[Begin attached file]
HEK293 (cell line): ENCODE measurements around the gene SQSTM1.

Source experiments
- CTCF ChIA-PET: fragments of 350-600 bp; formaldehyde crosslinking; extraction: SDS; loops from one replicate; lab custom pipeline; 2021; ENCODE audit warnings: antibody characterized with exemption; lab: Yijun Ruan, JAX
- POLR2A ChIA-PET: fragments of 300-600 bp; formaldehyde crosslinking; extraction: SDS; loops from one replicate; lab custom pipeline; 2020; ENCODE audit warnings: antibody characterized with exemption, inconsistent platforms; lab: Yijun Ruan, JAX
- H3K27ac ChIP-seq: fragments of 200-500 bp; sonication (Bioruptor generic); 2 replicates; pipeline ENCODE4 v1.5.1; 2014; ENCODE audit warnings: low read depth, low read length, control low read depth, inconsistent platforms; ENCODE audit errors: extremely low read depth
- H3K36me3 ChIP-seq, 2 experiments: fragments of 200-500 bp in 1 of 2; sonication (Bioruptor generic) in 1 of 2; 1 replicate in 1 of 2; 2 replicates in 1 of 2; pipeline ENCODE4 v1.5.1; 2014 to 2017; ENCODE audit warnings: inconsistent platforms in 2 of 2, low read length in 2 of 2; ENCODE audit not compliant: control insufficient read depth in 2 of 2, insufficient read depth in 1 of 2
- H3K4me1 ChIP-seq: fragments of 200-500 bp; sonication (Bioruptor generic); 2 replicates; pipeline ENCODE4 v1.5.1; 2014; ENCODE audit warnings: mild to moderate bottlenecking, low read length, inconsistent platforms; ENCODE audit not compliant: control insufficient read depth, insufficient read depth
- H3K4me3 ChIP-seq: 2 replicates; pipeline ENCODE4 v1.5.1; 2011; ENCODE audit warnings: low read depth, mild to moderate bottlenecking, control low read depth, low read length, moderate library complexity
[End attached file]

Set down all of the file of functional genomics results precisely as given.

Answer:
HEK293 (cell line): ENCODE measurements around the gene SQSTM1.

Source experiments
- CTCF ChIA-PET: fragments of 350-600 bp; formaldehyde crosslinking; extraction: SDS; loops from one replicate; lab custom pipeline; 2021; ENCODE audit warnings: antibody characterized with exemption; lab: Yijun Ruan, JAX
- POLR2A ChIA-PET: fragments of 300-600 bp; formaldehyde crosslinking; extraction: SDS; loops from one replicate; lab custom pipeline; 2020; ENCODE audit warnings: antibody characterized with exemption, inconsistent platforms; lab: Yijun Ruan, JAX
- H3K27ac ChIP-seq: fragments of 200-500 bp; sonication (Bioruptor generic); 2 replicates; pipeline ENCODE4 v1.5.1; 2014; ENCODE audit warnings: low read depth, low read length, control low read depth, inconsistent platforms; ENCODE audit errors: extremely low read depth
- H3K36me3 ChIP-seq, 2 experiments: fragments of 200-500 bp in 1 of 2; sonication (Bioruptor generic) in 1 of 2; 1 replicate in 1 of 2; 2 replicates in 1 of 2; pipeline ENCODE4 v1.5.1; 2014 to 2017; ENCODE audit warnings: inconsistent platforms in 2 of 2, low read length in 2 of 2; ENCODE audit not compliant: control insufficient read depth in 2 of 2, insufficient read depth in 1 of 2
- H3K4me1 ChIP-seq: fragments of 200-500 bp; sonication (Bioruptor generic); 2 replicates; pipeline ENCODE4 v1.5.1; 2014; ENCODE audit warnings: mild to moderate bottlenecking, low read length, inconsistent platforms; ENCODE audit not compliant: control insufficient read depth, insufficient read depth
- H3K4me3 ChIP-seq: 2 replicates; pipeline ENCODE4 v1.5.1; 2011; ENCODE audit warnings: low read depth, mild to moderate bottlenecking, control low read depth, low read length, moderate library complexity